Future Logic is an original, and wide-ranging treatise of formal logic. It deals with deduction and induction, of categorical and conditional propositions, involving the natural, temporal, extensional, and logical modalities. Traditional and Modern logic have covered in detail only formal deduction from actual categoricals, or from logical conditionals (conjunctives, hypotheticals, and disjunctives). Deduction from modal categoricals has also been considered, though very vaguely and roughly; whereas deduction from natural, temporal and extensional forms of conditioning has been (...) all but totally ignored. As for induction, apart from the elucidation of adductive processes (the scientific method), almost no formal work has been done. This is the first work ever to strictly formalize the inductive processes of generalization and particularization, through the novel methods of factorial analysis, factor selection and formula revision. This is the first work ever to develop a formal logic of the natural, temporal and extensional types of conditioning (as distinct from logical conditioning), including their production from modal categorical premises. Future Logic contains a great many other new discoveries, organized into a unified, consistent and empirical system, with precise definitions of the various categories and types of modality (including logical modality), and full awareness of the epistemological and ontological issues involved. Though strictly formal, it uses ordinary language, wherever symbols can be avoided. Among its other contributions: a full list of the valid modal syllogisms (which is more restrictive than previous lists); the main formalities of the logic of change (which introduces a dynamic instead of merely static approach to classification); the first formal definitions of the modal types of causality; a new theory of class logic, free of the Russell Paradox; as well as a critical review of modern metalogic. But it is impossible to list briefly all the innovations in logical science — and therefore, epistemology and ontology — this book presents; it has to be read for its scope to be appreciated. (shrink)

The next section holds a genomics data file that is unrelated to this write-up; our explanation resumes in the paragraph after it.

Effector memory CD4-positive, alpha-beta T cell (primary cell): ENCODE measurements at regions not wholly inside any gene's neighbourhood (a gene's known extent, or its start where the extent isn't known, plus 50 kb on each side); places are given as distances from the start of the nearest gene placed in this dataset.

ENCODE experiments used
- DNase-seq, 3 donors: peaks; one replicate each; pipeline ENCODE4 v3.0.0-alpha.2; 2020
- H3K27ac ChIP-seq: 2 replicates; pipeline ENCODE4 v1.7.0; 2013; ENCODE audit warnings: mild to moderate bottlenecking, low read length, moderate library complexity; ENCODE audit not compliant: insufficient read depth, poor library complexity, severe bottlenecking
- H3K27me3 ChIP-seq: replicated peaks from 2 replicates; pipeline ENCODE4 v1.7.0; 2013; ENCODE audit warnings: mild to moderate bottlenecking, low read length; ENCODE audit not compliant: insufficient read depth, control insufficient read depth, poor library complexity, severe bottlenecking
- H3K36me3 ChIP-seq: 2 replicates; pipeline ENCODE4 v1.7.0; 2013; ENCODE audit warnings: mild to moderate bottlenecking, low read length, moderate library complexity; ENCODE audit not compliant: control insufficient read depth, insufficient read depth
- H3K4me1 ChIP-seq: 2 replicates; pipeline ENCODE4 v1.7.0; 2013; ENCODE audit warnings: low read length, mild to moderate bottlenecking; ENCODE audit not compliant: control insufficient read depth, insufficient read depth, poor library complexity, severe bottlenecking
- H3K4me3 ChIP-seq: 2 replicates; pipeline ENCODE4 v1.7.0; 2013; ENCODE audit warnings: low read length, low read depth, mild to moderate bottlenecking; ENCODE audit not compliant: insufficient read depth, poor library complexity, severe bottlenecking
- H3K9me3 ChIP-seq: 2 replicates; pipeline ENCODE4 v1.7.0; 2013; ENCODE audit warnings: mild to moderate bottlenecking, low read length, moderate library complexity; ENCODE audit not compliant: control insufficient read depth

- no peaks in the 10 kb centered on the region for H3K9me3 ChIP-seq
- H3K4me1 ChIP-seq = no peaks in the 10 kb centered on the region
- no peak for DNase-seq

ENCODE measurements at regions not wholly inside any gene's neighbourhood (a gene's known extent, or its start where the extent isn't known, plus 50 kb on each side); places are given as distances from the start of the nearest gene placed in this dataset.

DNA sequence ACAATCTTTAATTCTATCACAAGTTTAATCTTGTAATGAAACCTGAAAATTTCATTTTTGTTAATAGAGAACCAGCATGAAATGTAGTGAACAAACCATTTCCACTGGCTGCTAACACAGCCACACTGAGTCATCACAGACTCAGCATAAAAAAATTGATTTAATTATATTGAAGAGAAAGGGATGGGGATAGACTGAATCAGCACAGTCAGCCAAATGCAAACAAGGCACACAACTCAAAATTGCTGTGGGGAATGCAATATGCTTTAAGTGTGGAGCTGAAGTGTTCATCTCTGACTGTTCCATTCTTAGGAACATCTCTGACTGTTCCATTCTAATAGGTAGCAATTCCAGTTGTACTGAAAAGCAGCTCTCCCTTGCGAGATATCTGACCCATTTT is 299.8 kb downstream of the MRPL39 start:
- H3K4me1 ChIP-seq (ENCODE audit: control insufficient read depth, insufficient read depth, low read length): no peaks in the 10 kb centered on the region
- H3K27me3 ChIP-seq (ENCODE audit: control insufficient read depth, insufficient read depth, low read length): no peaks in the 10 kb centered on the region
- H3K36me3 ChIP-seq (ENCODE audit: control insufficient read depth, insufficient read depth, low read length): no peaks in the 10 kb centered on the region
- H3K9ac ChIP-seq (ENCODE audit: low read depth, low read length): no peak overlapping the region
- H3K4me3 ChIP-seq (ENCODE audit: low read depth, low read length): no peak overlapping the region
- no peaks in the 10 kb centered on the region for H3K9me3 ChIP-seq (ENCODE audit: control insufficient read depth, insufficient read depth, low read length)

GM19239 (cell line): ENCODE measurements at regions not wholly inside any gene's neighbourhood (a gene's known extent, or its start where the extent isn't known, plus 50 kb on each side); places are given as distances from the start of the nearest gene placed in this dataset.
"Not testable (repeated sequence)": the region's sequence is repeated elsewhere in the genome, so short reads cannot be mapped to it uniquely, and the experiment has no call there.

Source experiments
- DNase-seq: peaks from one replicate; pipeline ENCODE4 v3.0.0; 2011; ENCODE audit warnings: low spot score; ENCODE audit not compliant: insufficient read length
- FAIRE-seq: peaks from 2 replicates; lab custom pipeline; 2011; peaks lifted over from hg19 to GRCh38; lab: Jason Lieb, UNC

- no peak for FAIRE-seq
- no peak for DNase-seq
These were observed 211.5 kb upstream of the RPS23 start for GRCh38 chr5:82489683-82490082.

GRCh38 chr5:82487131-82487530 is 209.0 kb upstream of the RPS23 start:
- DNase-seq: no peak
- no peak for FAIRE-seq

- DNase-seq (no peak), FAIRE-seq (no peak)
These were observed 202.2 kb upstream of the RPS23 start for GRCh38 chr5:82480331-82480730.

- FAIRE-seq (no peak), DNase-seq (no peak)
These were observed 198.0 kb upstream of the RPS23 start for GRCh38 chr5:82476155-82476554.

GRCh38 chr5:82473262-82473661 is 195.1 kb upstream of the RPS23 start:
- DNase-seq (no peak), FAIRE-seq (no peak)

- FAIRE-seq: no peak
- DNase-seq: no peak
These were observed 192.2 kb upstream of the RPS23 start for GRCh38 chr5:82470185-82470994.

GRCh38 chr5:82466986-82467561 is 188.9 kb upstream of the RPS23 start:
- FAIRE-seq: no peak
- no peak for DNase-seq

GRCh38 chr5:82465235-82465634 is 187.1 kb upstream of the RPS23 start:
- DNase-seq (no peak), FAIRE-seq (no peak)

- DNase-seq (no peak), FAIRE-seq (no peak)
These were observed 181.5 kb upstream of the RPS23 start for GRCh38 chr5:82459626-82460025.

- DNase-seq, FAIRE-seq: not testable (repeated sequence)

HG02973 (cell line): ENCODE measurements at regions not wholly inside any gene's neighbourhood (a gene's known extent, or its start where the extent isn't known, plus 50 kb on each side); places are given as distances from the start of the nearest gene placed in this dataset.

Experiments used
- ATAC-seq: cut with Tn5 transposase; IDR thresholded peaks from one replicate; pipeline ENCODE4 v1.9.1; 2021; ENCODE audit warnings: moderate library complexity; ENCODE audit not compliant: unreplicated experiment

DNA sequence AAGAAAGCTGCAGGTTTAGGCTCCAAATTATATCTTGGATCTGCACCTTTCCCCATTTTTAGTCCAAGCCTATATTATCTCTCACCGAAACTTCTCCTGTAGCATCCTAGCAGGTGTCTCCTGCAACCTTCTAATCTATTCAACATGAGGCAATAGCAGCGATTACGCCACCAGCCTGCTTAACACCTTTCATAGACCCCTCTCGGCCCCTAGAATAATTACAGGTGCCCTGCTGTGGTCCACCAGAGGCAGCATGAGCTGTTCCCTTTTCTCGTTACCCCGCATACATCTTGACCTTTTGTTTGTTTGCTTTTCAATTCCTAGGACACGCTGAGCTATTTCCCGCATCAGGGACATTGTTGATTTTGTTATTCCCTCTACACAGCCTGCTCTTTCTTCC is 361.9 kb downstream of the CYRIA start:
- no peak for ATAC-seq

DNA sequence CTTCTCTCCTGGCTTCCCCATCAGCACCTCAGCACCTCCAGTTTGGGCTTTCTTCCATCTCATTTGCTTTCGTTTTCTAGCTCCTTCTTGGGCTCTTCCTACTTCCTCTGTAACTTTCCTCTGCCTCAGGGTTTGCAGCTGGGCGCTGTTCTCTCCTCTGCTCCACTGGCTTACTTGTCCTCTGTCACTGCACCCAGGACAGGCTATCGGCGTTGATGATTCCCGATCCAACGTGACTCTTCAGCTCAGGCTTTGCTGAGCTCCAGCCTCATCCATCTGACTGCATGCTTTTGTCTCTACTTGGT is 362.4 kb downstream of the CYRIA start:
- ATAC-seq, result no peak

Logique et existenceDeleuze à propos des « conditions du réel »Pour Deleuze, l’un des problèmes fondamentaux d’une théorie de la pensée est de savoir comment la pensée peut quitter la sphère du possible pour penser le réel, c’est-àdire pour penser l’existence elle-même. La position du réel semble être hors du concept. Des pré-kantiens comme Leibniz approchaient ce problème par le biais de la distinction entre vérités d’essence et vérités d’existence, alors que des post-kantiens comme Maimon l’approchaient par la distinction entre (...) les conditions de l’expérience possible et celles de l’expérience réelle. La logique classique définit la sphère du possible par trois principes logiques – l’identité, la non-contradiction et le tiers-exclu – et la présente étude examine les trois grandes trajectoires qui, dans cette histoire de la philosophie, ont tenté d’utiliser l’un de ces trois principes classiques pour pénétrer l’existence ellemême : 1) Leibniz cherchait à étendre le principe de d’identité àl’existence entière ; 2) Hegel cherchait à étendre le principe de non-contradiction à la totalité de l’expérience ; et 3) le groupe des penseurs appelés de manière assez large « existentialistes » cherchait à étendre le principe du tiers-exclu à la totalité de l’existence. La conclusion examine les raisons pour lesquelles Deleuze a été fasciné par chacune de ces tentatives philosophiques pour « penser l’existence », tout en pensant néanmoins qu’elles ont toutes échoué ; et pourquoi aussi il a fini par développer sa propre réponse au problème en faisant appel à un principe de différence.Logica e EsistenzaLe ‘Condizioni del reale’ in DeleuzePer Deleuze, uno dei problemi fondamentali per una teoria del pensiero è: come può il pensiero abbandonare la sfera del possibile per pensare il reale, ossia, pensare l’esistenza stessa? La posizione del reale sembra essere fuori dal concetto. Prekantiani come Leibniz affrontano questo problema in termini di distinzione fra verità dell’essenza e verità dell’esistenza, mentre post-kantiani come Maimon affrontano il problema in termini di distinzione fra condizioni dell’esperienza possibile e condizioni dell’esperienza reale. La logica classica ha definito la sfera del possibile secondo tre principi logici – identità, non-contraddizione, terzo escluso – e questo saggio analizza tre grandi ‘parabole’ della storia della filosofia che hanno tentato di usare uno di questi tre principi della logica per penetrare l’esistenza stessa: Leibniz hanno tentato di estendere il principio di identità a tutta l’esistenza; Hegel hanno tentato di estendere il principio di non-contraddizione a tutta l’esistenza; il gruppo di pensatori chiamati “esistenzialisti” ha tentato di estendere il principio del terzo escluso all’esistenza. La conclusione analizza sia le ragioni per le quali Deleuze era affascinato da ciascuno di questi tentativi filosofici di “pensare l’esistenza” nonostante fosse convinto che essi avessero fallito, sia i motivi per cui egli in conclusione traccia la propria risposta al problema facendo appello al principio della differenza. (shrink)